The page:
People are always searching for those ideas. That muse. That inspiration. That jolt of lightning from the sky.  It is that moment that makes the words flow and time stream past in a series of scenes and adventures. It gives our characters depth and insight and often a sense of humor. I have taught my students over and over again that people think and learn differently, thus they get their ideas from different places. And so begins the search for the elusive insight.

I know one person who gets scene ideas from going to the mall and jotting down character ideas and interactions from the real life he witnesses there. Agatha Christie said “The best time for planning a book is while you’re doing the dishes.” My husband, like many others, finds his morning shower to be that spark of inspiration hidden in the water cascading down. The flow of ideas linked to the flow of water.  This has worked, on occasion, for me, but not often enough to keep me happy.

Nope, I find my insight comes best when I am running. I learned a long time ago that I am a kinesthetic learner. If my feet are moving, my brain is too. This requires pacing as I outline or tapping something while I draft. I find even driving at least gives me the feeling of moving enough to get ideas to form more clearly. However, all of this pales when stacked up against the motivation and ideas that I get while I run. Something about the feel of the ground moving underneath me, the change of scenery, and the increase in my blood flow allows my brain to connect ideas I didn’t even realize I needed to connect.  Movies start to play out in my mind of the scenes and characters and what they’ve decided to do. Now if I could just have a running notebook.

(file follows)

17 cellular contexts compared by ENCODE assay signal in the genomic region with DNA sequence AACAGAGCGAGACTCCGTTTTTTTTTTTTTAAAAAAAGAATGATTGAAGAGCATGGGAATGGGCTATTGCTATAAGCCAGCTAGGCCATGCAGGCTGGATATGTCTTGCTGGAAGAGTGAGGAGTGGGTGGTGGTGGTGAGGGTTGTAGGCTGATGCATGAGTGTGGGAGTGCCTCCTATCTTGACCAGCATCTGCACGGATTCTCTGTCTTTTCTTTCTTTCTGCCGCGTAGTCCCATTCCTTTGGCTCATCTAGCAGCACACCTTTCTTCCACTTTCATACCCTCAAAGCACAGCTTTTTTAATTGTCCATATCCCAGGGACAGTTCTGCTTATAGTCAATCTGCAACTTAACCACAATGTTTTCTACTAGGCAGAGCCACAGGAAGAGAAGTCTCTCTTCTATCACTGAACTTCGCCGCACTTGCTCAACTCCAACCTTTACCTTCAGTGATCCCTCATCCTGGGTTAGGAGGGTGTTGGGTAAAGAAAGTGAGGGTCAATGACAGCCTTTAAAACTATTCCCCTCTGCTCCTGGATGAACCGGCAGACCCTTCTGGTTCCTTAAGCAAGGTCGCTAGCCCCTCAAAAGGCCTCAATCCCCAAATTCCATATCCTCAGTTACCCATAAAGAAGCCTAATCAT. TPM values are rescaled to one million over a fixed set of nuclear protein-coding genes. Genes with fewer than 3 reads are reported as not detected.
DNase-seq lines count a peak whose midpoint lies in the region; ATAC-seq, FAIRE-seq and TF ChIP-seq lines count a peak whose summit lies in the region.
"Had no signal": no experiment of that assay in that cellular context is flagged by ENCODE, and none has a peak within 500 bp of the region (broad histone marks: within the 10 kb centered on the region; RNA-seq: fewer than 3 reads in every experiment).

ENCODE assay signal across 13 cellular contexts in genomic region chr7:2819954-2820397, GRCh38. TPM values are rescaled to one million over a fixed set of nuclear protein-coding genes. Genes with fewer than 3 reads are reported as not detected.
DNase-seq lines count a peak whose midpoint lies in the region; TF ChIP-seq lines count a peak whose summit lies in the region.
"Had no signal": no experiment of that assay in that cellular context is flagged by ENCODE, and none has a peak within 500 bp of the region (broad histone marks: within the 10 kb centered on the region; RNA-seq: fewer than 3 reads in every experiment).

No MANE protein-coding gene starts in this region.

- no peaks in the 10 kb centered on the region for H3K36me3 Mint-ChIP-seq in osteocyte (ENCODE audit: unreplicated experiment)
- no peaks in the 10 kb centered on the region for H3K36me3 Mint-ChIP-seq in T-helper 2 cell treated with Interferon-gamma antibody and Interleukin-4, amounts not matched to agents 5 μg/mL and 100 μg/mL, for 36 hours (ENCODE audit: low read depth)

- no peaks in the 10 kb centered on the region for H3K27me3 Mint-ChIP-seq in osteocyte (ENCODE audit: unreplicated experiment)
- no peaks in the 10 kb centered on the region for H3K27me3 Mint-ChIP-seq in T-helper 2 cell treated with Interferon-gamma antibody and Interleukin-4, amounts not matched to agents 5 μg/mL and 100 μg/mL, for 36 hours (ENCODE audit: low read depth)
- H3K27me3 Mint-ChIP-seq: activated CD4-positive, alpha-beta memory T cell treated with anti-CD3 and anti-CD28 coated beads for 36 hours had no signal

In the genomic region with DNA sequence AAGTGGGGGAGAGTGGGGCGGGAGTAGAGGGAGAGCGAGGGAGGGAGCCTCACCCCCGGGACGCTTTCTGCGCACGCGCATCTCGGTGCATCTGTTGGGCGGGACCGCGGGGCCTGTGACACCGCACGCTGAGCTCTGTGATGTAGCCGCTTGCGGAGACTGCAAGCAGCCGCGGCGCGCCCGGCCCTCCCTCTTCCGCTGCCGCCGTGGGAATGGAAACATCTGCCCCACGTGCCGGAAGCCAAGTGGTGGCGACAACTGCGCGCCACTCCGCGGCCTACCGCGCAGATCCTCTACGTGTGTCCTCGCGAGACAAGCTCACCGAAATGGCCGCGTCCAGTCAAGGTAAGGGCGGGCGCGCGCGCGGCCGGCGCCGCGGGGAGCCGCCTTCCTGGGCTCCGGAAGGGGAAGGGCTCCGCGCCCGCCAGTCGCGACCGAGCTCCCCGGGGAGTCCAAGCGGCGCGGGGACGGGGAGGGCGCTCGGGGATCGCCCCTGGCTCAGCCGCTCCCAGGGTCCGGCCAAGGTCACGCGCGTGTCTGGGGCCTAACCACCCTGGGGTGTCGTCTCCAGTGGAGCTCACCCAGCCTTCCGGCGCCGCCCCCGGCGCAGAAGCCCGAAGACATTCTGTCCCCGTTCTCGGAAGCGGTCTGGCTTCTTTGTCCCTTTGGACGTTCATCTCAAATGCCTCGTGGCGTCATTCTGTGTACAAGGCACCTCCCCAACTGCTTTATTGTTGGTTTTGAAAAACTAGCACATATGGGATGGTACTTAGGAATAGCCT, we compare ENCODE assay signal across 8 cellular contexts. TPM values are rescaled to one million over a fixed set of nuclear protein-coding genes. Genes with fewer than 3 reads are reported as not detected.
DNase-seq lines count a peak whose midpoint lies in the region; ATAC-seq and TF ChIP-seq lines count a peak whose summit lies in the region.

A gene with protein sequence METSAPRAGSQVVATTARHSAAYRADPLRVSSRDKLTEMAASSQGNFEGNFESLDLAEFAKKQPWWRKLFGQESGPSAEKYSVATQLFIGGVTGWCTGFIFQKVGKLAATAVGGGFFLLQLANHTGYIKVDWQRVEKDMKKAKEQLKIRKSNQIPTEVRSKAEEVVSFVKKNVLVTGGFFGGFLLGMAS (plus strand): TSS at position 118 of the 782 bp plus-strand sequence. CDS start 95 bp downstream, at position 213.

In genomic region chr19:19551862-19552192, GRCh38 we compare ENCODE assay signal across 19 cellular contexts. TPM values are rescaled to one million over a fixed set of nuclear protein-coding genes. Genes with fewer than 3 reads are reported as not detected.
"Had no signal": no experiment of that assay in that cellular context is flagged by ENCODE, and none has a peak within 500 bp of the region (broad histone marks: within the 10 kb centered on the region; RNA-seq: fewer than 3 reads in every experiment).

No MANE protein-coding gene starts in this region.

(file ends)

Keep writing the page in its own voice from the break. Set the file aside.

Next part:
This phenomenon just happened to me.  As I am in the middle of revising the first book, drafting the second and outlining the third, I was wondering about connections.  For weeks

My thinking shoes

My thinking shoes

I couldn’t figure out why I had decided to include something in the first scene that never came back through the entire rest of the book. I tried to cut it several times, only to come back that it insisting it needed to be in there. It was important even if I didn’t yet understand why.

Then, at the start of my second mile, playing out that scene again in my head, it came to me. It makes perfect sense. I was looking at it all wrong. The characters have now shown me why, and it will make for a great moment in the second and third books. I can’t wait to start writing that section.